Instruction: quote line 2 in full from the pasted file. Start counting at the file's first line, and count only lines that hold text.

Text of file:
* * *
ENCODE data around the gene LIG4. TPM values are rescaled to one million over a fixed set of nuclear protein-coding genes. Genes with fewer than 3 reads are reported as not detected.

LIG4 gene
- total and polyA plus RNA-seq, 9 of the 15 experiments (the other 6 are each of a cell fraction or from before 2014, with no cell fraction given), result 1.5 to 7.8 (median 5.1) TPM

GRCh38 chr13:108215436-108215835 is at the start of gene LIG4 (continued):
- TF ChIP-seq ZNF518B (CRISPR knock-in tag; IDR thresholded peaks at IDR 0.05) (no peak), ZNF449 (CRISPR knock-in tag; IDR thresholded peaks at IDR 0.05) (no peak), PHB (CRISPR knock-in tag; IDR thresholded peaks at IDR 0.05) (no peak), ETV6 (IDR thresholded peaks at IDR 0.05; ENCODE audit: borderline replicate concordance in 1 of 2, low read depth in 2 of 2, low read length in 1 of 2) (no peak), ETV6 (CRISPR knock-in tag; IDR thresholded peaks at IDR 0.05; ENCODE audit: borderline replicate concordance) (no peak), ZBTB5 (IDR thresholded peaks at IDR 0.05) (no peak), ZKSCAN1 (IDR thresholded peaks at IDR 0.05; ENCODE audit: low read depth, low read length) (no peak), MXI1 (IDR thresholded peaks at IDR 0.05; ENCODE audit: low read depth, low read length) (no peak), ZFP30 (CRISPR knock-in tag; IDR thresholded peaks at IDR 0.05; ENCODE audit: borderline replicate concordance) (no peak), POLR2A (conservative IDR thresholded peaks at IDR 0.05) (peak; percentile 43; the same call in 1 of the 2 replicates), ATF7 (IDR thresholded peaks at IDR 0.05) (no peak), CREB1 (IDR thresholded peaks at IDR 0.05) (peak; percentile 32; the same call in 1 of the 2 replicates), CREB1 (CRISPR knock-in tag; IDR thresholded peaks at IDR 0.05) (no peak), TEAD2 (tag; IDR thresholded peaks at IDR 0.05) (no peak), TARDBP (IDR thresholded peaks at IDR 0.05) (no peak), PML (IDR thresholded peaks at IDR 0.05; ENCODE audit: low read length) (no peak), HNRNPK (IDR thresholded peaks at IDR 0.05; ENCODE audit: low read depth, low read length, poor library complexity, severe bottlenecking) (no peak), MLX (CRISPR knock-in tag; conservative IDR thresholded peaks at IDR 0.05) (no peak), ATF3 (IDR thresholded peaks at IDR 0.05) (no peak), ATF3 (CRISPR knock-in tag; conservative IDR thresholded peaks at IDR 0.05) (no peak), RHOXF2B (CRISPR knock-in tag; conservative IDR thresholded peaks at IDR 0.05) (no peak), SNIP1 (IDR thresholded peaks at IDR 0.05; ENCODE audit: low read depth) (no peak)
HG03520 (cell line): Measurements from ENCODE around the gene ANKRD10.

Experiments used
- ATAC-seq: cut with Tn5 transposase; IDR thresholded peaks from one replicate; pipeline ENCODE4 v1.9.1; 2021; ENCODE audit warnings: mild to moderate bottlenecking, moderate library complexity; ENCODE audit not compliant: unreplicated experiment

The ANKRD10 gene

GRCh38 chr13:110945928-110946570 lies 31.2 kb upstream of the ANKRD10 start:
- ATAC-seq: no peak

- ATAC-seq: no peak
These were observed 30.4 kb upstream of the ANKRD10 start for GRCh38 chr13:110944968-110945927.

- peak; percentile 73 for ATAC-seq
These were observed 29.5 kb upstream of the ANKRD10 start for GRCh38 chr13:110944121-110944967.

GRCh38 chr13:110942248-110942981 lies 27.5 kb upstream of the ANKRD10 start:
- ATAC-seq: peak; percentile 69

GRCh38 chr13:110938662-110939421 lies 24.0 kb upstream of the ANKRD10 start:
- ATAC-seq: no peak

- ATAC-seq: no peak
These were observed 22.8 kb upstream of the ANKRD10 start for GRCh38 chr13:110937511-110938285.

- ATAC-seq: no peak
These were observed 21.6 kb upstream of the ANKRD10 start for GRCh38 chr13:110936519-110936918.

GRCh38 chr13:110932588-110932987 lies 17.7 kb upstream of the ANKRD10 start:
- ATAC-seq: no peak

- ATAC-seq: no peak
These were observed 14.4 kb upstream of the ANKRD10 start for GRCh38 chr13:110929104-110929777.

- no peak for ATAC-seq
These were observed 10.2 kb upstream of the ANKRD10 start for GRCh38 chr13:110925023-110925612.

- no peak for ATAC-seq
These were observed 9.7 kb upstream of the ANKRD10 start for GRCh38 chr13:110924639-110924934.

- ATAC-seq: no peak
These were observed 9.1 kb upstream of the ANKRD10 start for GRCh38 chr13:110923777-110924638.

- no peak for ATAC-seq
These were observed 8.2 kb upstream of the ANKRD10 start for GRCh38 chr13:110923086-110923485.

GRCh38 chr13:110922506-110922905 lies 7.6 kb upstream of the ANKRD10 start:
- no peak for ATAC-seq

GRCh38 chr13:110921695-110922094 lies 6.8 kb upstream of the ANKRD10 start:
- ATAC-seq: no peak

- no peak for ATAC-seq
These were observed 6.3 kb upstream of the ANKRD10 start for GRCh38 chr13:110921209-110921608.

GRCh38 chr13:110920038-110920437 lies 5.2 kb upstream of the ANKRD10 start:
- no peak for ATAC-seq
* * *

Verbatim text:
LIG4 gene